Cycling Aomori. The (un-rideable) switchbacks and shrines of the North.
The quality of cycling in the north of Japan can not be underestimated. Situated deep on the northern tip of Honshu is the prefecture of Aomori. Located in Mutsu Bay, Aomori city retains its Edo Period grid pattern, though the city was heavily bombed in World War II. Most of Aomori’s attractions are recent buildings including a number of contemporary architectural gems: the Wa Rasse and A-Factory near Aomori Station, Aomori Bay Bridge and the Aomori Prefecture Tourist Center (ASPAM). No visit to Aomori prefecture would be complete without a delving deep into the city, as the markets, temples, museums, and historical sites all offer an abundance of intrigue and historical value.
Leaving the prefectural capital behind allows for an incredible variety of destinations and scenery. A must see is Hirosaki Castle, a small three-storey fortress, originally built in 1611 by the Tsugaru Clan. This Edo period icon is considered an icon of Hirosaki. The castle is located in Hirosaki Park, a spacious public park of about 0.6 square kilometers. The castle’s original five-storey keep burnt down in 1627 after being struck by lightning. Rebuilt in 1810, the present three-storey keep is the only one in the Tohoku Region that was not rebuilt in the modern era.
However, shrines, temples and friendly northern hospitality are only part of what makes a trip to this region worthwhile. The quality of cycling in Aomori is exceptional and the roads here are as good as it gets. One of the main attractions here is the world famous Iwaki Skyline switchback climb. Not a massive mountain by any measure, but it is astounding with its 69 hairpins turns snaking its way up the mountain.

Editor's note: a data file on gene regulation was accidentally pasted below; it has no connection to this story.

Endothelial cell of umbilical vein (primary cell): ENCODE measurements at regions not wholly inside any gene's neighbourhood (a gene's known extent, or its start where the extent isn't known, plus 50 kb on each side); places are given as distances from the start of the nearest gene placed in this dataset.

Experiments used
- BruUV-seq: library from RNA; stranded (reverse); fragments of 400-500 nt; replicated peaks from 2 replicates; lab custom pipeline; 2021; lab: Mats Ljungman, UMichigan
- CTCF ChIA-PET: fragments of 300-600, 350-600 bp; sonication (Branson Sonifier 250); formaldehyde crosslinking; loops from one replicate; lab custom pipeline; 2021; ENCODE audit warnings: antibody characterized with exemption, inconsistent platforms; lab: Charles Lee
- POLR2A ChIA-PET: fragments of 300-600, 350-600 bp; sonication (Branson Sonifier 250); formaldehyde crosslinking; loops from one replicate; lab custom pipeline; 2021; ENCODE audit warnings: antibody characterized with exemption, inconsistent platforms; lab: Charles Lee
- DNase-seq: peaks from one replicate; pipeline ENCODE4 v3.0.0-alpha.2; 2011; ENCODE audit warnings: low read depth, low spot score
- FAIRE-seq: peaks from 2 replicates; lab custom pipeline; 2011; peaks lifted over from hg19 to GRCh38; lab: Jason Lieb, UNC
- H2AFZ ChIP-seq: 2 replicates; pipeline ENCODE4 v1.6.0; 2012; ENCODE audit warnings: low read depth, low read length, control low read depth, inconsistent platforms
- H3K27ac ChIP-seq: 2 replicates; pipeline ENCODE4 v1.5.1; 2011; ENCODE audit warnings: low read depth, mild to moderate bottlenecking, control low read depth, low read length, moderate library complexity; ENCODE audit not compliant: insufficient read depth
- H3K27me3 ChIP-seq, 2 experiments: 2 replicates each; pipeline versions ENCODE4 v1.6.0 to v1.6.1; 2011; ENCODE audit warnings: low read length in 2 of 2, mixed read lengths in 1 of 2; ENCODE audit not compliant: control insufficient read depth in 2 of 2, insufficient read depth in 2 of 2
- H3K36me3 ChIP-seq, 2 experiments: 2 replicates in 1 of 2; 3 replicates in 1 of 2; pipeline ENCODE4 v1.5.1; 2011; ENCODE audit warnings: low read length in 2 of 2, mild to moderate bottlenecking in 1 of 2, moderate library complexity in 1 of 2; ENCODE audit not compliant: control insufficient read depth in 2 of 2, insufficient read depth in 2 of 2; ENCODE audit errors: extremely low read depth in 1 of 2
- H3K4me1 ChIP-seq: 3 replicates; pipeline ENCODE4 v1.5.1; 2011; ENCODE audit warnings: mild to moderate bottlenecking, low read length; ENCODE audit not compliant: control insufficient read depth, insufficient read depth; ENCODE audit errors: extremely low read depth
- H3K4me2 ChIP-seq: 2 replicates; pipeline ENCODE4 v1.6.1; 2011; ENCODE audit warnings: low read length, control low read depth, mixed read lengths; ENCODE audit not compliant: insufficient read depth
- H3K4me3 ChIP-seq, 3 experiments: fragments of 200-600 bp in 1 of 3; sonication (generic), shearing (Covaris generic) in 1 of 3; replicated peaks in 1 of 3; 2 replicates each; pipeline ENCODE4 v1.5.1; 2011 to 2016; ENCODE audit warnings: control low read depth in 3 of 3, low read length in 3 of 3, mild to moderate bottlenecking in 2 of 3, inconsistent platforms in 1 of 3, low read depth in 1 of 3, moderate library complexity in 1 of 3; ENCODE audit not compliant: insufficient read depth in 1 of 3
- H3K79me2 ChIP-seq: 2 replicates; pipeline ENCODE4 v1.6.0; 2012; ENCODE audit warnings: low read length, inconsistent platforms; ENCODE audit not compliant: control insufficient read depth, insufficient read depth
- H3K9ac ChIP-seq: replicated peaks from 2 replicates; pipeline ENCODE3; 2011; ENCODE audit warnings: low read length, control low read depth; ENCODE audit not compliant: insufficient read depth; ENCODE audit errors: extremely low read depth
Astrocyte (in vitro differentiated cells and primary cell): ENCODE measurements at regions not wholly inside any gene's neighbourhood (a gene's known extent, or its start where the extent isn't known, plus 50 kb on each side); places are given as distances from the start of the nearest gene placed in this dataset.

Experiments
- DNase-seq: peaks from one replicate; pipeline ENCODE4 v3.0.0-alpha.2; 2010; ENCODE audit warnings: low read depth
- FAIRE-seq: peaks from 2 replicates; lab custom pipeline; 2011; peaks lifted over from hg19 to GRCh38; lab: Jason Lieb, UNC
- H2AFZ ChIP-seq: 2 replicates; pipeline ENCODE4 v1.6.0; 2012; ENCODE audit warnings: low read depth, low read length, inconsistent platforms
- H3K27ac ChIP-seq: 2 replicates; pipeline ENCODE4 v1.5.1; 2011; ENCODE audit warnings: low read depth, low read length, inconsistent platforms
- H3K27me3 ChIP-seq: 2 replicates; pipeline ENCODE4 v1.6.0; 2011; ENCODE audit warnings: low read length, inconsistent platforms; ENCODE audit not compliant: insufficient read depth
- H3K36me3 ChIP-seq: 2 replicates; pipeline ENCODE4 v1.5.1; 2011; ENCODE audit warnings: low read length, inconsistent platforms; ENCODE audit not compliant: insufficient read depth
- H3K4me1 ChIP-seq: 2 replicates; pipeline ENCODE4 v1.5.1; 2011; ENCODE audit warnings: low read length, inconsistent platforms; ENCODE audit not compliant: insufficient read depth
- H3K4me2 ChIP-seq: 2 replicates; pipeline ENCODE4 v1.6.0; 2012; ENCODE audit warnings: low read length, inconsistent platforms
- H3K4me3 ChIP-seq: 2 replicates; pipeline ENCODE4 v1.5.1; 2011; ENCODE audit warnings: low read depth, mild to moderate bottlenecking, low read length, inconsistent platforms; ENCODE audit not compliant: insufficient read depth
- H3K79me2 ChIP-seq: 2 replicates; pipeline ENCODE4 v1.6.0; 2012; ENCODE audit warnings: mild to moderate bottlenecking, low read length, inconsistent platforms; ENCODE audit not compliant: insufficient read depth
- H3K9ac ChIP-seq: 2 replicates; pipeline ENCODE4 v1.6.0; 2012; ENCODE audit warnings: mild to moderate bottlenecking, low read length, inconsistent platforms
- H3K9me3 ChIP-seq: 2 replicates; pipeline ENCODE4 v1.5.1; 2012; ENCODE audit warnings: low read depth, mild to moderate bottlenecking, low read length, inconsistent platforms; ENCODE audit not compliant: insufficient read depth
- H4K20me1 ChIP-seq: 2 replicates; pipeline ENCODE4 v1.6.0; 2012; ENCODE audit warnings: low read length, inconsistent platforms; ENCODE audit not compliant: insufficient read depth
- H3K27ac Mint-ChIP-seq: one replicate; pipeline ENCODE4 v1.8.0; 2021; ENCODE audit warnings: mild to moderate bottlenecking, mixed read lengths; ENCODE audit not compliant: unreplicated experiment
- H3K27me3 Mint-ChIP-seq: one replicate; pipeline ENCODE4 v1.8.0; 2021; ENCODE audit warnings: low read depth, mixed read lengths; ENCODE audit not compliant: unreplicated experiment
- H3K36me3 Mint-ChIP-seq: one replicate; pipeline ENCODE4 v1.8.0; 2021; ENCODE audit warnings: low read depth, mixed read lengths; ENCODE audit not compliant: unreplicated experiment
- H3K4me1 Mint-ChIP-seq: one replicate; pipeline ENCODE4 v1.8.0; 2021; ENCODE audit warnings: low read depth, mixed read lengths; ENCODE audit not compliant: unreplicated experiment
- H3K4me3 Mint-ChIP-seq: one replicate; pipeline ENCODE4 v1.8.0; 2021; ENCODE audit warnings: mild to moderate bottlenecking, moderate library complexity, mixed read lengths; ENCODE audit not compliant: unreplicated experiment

NOTE: Sadly, and after much discussion with the management of the Iwaki Skyline Road, cycling is not permitted on this road.
Nestled high on the Pacific Ocean is the Tanesashi Coast. It is one of Japan’s most beautiful and multifaceted coastlines. From sandy shores to rocky cliffs, it’s a great place to spend a day riding and exploring: , and there are plenty of delicious restaurants nearby to curb your appetite once you’re done!
If you are lucky enough to visit Aomori in early August then you will be able to see one of the most spectacular festivals in Japan, the Nebuta Matsuri.
Nebuta and Neputa are a type of Tanabata related summer festival held in towns around Aomori Prefecture. The largest of these festivals is the Nebuta Matsuri (ねぶた祭) of Aomori City, held every year from August 2 to 7. The highlight of the festival is the daily parade of enormous lantern floats, flanked by large taiko drums, musicians and dancers.
Local teams build the festival’s two dozen floats, which are constructed of painted washi paper over a wire frame and take an entire year to design and construct. They can be up to nine meters wide and five meters tall and often depict gods, historical or mythical figures from both Japanese and Chinese culture, kabuki actors, and characters from the popular NHK Taiga Drama historical TV series. Every night of the festival the floats are wheeled out onto the streets of downtown Aomori for a parade, except on the last day (August 7), when the parade is held in the afternoon. The floats are pushed along the street by human power, weaving back and forth, and spinning around for the crowd. Each float is accompanied by teams of taiko drummers, flute and hand cymbals players, as well as hundreds of dancers, called haneto in the local dialect, who follow the procession chanting “Rassera, Rassera” while performing a dance that looks a little bit like skipping.